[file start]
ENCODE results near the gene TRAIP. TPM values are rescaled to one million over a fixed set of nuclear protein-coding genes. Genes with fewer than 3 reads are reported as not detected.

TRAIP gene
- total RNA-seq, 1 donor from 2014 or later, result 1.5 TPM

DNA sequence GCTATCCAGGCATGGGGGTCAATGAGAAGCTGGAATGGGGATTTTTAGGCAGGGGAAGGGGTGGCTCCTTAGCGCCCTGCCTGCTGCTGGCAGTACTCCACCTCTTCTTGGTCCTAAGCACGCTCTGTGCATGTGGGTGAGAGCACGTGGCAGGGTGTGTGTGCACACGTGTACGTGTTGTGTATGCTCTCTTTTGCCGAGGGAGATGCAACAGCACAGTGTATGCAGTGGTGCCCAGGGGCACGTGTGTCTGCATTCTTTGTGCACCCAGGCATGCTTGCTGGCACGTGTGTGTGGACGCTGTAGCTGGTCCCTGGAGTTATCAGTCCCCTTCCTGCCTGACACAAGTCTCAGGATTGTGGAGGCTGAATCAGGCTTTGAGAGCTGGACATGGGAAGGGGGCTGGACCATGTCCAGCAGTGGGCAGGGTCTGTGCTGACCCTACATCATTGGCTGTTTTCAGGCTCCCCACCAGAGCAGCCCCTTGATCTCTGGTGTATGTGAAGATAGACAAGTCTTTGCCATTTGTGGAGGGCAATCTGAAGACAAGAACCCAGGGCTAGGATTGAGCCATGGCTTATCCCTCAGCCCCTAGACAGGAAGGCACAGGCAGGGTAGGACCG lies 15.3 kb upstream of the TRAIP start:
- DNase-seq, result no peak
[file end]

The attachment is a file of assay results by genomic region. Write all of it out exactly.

ENCODE results near the gene TRAIP. TPM values are rescaled to one million over a fixed set of nuclear protein-coding genes. Genes with fewer than 3 reads are reported as not detected.

TRAIP gene
- total RNA-seq, 1 donor from 2014 or later, result 1.5 TPM

DNA sequence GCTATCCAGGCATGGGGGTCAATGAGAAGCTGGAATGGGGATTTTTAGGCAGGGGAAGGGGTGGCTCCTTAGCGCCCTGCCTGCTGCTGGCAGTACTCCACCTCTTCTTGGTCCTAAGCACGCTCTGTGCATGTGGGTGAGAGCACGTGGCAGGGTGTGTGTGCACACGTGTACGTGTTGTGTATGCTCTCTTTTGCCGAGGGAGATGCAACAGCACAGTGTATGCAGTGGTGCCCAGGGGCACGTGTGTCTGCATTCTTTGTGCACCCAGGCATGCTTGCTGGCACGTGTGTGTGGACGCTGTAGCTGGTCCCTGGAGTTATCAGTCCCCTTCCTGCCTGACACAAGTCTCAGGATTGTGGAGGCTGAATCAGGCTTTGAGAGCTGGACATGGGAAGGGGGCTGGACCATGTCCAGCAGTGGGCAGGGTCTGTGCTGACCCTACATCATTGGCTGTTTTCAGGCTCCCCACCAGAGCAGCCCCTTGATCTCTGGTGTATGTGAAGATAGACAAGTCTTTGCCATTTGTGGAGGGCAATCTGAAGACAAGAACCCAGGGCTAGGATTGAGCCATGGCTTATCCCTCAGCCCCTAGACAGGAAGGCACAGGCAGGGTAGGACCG lies 15.3 kb upstream of the TRAIP start:
- DNase-seq, result no peak